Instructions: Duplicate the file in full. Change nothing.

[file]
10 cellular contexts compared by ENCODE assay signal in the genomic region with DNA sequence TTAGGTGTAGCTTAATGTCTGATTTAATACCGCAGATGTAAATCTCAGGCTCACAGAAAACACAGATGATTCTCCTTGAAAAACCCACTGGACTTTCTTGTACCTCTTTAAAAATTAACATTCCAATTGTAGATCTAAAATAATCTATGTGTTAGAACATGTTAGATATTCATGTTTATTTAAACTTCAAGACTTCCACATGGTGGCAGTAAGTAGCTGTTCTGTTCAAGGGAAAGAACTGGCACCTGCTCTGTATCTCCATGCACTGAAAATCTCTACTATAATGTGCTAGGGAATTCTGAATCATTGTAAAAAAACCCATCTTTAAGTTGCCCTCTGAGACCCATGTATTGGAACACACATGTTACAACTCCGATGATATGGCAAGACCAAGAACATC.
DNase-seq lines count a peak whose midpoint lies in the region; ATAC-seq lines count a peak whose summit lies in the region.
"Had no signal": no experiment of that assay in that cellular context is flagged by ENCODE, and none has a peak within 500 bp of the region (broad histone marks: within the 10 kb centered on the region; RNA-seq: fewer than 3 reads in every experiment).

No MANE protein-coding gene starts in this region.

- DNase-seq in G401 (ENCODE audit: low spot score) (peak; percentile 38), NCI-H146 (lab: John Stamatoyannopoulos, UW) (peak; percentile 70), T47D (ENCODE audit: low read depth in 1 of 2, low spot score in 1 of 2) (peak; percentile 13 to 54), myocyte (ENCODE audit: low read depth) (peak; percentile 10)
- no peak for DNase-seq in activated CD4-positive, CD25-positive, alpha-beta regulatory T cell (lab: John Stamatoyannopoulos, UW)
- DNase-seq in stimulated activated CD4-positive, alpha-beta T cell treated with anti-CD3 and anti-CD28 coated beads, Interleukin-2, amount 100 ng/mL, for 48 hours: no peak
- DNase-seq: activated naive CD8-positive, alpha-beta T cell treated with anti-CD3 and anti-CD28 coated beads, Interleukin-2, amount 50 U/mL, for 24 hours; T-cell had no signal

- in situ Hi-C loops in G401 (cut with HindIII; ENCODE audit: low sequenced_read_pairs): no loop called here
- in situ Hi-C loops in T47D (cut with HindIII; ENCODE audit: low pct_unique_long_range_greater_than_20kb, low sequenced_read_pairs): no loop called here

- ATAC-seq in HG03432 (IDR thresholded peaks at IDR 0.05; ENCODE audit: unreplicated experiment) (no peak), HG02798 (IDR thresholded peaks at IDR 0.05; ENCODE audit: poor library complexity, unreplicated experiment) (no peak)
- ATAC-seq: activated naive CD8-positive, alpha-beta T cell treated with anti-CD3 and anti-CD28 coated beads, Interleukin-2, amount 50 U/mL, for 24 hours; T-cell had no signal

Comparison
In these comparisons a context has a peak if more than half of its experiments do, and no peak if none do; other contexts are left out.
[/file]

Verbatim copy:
10 cellular contexts compared by ENCODE assay signal in the genomic region with DNA sequence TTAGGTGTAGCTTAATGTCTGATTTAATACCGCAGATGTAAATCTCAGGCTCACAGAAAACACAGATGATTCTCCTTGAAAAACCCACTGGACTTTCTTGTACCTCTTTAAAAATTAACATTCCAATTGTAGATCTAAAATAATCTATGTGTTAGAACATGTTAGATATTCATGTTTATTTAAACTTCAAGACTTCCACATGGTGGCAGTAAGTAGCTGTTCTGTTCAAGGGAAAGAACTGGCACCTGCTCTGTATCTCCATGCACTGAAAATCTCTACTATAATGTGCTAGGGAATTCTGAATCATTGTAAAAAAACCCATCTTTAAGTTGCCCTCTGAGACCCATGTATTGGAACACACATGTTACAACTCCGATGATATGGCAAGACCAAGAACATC.
DNase-seq lines count a peak whose midpoint lies in the region; ATAC-seq lines count a peak whose summit lies in the region.
"Had no signal": no experiment of that assay in that cellular context is flagged by ENCODE, and none has a peak within 500 bp of the region (broad histone marks: within the 10 kb centered on the region; RNA-seq: fewer than 3 reads in every experiment).

No MANE protein-coding gene starts in this region.

- DNase-seq in G401 (ENCODE audit: low spot score) (peak; percentile 38), NCI-H146 (lab: John Stamatoyannopoulos, UW) (peak; percentile 70), T47D (ENCODE audit: low read depth in 1 of 2, low spot score in 1 of 2) (peak; percentile 13 to 54), myocyte (ENCODE audit: low read depth) (peak; percentile 10)
- no peak for DNase-seq in activated CD4-positive, CD25-positive, alpha-beta regulatory T cell (lab: John Stamatoyannopoulos, UW)
- DNase-seq in stimulated activated CD4-positive, alpha-beta T cell treated with anti-CD3 and anti-CD28 coated beads, Interleukin-2, amount 100 ng/mL, for 48 hours: no peak
- DNase-seq: activated naive CD8-positive, alpha-beta T cell treated with anti-CD3 and anti-CD28 coated beads, Interleukin-2, amount 50 U/mL, for 24 hours; T-cell had no signal

- in situ Hi-C loops in G401 (cut with HindIII; ENCODE audit: low sequenced_read_pairs): no loop called here
- in situ Hi-C loops in T47D (cut with HindIII; ENCODE audit: low pct_unique_long_range_greater_than_20kb, low sequenced_read_pairs): no loop called here

- ATAC-seq in HG03432 (IDR thresholded peaks at IDR 0.05; ENCODE audit: unreplicated experiment) (no peak), HG02798 (IDR thresholded peaks at IDR 0.05; ENCODE audit: poor library complexity, unreplicated experiment) (no peak)
- ATAC-seq: activated naive CD8-positive, alpha-beta T cell treated with anti-CD3 and anti-CD28 coated beads, Interleukin-2, amount 50 U/mL, for 24 hours; T-cell had no signal

Comparison
In these comparisons a context has a peak if more than half of its experiments do, and no peak if none do; other contexts are left out.